It’s a story we’ve heard several times already. New research methods are wonderfully exciting but after we wear out the novelty and identify all the flaws, we quickly return to the tried and true.
Most recently, MROCs died a quick death. Researchers realized that this form of research only attracts people who are frequently online and who like to share extensive conversations among a small group of like minded individuals. Clearly, this method of research is biased and produces ungeneralizable results. Hence, the death of MROCs.
Mobile surveys as a new methodology took a little longer to die. We’ve been trying to make them work for a number of years now, failing regularly because of the inability of technology to keep up with survey requirements. And, of course, only certain types of people are willing to do mobile surveys and only certain types of research work with this method. Hence, the death of mobile surveys.
Online surveys we’re possibly the original new-fangled research method to die a slow death. Internet penetration could never and will never reach 100% which means online surveys will never be generalizable to the total offline population. This is why early predictions that online surveys wouldn’t last were so bang on accurate.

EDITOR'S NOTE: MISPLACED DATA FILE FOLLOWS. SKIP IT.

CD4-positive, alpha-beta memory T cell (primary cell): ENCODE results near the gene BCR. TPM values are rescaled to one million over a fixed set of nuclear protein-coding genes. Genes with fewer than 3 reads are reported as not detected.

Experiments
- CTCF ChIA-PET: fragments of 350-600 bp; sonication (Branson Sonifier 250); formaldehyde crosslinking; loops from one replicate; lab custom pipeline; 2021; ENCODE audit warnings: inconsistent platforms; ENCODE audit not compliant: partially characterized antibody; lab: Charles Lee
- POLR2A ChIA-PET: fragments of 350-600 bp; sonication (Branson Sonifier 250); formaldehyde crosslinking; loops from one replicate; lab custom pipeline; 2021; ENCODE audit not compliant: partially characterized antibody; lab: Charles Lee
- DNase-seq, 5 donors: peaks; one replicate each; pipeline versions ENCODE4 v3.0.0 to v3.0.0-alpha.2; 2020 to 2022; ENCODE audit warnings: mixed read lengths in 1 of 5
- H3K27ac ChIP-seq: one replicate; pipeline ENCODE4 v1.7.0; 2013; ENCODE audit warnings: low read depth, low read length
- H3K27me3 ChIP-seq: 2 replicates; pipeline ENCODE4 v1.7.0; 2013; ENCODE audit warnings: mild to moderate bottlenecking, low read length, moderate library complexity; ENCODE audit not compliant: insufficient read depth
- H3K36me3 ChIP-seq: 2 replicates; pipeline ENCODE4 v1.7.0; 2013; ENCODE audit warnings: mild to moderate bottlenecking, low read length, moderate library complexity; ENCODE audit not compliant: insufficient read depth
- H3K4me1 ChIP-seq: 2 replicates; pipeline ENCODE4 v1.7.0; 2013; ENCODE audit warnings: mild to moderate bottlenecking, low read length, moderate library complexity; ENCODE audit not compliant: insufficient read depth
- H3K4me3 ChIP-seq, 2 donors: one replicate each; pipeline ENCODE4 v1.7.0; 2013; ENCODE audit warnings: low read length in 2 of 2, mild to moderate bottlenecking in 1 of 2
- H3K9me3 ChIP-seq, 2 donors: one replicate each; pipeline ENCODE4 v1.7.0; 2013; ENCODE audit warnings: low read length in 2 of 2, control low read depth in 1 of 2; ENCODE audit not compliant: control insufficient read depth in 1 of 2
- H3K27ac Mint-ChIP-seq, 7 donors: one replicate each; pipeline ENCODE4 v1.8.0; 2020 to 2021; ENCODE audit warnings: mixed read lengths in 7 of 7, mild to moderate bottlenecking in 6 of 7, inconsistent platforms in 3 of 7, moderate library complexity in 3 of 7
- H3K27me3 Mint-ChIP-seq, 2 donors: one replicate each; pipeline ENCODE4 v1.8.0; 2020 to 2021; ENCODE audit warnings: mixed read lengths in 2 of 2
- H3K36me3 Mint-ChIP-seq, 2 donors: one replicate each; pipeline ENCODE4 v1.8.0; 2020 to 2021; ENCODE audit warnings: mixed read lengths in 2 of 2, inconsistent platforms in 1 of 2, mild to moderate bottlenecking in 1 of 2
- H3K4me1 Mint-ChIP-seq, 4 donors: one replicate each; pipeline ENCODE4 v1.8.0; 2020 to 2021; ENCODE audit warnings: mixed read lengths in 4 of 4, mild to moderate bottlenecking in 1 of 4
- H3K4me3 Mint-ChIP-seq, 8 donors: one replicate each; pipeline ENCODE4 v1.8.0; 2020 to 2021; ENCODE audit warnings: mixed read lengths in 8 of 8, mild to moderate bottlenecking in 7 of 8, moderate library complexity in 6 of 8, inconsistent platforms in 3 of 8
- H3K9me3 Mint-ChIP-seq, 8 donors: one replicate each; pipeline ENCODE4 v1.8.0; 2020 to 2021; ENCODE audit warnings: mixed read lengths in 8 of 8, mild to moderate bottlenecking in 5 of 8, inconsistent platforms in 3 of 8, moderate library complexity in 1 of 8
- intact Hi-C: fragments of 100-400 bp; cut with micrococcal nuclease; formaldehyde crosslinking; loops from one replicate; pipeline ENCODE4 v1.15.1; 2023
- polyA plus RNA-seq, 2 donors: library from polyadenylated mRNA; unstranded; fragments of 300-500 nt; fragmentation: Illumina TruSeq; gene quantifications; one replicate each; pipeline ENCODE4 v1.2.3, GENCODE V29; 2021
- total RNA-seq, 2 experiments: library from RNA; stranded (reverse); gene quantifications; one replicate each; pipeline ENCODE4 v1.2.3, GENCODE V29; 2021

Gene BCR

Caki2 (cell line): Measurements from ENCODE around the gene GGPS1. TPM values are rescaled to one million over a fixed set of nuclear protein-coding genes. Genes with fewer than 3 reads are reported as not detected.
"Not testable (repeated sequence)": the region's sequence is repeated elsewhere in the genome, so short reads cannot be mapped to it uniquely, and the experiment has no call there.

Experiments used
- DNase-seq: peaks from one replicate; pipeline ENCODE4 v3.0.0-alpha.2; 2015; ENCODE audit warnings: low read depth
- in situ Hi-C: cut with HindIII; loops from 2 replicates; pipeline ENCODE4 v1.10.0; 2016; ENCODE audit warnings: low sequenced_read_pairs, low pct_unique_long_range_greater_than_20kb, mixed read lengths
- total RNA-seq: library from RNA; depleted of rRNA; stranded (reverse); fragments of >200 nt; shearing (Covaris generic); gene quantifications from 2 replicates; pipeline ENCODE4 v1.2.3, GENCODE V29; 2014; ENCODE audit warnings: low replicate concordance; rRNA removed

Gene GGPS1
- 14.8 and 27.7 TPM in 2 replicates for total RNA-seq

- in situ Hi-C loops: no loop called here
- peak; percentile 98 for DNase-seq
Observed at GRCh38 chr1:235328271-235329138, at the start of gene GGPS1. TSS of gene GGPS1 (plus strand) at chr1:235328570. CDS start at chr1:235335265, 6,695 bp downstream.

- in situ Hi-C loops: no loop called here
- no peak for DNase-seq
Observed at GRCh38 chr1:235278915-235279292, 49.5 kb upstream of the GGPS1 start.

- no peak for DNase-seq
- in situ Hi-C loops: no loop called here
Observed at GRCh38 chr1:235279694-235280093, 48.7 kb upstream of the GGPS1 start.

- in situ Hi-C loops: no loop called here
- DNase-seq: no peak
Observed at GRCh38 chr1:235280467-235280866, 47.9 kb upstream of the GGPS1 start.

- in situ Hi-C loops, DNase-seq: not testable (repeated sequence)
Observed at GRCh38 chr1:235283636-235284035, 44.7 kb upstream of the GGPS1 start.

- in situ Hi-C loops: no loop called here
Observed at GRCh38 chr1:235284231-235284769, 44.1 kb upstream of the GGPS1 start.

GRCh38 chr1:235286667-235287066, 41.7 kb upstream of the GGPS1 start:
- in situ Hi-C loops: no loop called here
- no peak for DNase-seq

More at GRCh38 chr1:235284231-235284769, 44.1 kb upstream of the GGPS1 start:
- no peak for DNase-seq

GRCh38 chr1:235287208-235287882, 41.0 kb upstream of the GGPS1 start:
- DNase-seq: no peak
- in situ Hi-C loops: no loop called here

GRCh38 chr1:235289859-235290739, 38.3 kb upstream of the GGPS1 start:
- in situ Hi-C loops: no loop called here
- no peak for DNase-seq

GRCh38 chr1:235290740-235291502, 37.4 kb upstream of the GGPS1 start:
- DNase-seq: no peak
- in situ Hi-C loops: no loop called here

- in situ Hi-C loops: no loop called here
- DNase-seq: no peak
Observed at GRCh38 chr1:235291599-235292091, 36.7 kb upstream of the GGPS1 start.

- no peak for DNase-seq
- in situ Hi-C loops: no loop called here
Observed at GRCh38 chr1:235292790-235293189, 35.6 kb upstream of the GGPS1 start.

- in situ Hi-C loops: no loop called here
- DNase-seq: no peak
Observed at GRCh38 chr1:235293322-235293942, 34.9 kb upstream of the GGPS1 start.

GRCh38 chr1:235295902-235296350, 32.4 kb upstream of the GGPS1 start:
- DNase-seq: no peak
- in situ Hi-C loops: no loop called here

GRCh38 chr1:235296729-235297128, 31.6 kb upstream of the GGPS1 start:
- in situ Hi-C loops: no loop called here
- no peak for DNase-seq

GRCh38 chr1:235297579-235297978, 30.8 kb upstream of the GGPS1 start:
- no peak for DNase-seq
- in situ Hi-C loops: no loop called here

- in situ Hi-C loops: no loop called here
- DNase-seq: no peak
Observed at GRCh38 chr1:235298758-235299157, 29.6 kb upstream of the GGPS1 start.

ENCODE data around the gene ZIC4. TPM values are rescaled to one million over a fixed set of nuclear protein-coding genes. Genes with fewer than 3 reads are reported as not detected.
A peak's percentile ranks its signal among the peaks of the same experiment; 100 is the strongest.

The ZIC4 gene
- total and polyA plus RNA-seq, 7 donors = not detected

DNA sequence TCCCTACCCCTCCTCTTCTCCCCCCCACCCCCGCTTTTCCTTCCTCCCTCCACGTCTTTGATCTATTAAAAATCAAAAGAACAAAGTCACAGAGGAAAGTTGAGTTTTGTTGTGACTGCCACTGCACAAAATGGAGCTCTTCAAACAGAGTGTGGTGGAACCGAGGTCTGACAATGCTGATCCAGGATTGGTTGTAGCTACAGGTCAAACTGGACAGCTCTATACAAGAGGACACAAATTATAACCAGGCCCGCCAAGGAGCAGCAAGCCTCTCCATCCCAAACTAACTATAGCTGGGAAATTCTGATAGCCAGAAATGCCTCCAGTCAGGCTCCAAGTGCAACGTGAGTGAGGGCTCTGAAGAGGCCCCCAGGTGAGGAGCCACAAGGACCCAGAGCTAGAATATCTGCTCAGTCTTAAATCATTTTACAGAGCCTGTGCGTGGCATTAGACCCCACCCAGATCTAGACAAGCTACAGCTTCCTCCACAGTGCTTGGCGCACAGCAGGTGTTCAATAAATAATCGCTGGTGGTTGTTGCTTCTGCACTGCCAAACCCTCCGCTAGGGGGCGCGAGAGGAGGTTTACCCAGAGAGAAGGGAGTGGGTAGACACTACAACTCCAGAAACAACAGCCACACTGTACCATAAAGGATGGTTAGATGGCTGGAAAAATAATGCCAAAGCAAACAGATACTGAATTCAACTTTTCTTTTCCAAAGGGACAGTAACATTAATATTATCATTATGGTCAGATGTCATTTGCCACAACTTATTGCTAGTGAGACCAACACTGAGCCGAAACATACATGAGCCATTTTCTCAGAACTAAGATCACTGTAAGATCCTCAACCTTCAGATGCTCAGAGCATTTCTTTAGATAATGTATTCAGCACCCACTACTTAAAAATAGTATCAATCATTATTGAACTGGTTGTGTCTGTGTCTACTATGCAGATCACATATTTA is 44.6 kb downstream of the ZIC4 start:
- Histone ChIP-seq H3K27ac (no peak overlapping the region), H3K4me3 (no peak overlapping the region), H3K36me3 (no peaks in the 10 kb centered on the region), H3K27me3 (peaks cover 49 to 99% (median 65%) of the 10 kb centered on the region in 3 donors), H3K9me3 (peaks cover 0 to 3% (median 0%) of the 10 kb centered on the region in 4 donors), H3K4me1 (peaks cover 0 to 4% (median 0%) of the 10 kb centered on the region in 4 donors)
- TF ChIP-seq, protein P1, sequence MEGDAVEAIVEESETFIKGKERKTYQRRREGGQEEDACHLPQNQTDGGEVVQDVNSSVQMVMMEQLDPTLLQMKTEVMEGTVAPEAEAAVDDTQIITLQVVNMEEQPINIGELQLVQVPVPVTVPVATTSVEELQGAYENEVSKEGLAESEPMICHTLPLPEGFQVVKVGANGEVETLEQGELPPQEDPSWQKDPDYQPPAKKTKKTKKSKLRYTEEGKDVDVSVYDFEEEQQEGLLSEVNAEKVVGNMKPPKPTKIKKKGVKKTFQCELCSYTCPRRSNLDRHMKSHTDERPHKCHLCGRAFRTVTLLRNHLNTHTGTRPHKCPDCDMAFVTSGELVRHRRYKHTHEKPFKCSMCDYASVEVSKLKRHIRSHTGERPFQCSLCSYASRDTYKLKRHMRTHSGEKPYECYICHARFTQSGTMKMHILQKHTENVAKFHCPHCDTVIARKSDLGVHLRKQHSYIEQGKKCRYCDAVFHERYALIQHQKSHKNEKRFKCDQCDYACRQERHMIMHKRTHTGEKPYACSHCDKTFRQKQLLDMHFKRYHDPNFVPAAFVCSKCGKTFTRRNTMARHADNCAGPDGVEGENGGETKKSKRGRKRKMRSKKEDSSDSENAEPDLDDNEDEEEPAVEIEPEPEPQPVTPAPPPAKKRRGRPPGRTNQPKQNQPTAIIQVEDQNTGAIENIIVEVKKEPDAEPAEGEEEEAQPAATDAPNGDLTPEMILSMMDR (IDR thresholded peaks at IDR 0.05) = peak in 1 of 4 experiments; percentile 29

And now, the end is near, and so I’ll take, this final curtain. Bye, bye social media research. You were a fad that was fun and exciting while you were here. You taught me new and strange slang and profanity. You made me jealous of stunningly large sample sizes and datasets with thousands of unique variables. You made me marvel at the ability to listen to people from all walks off life, all experience levels, all social classes, and all over the world. But, given all of the flaws of the method, we know you are about to die. We will miss you but we loved you while you were here.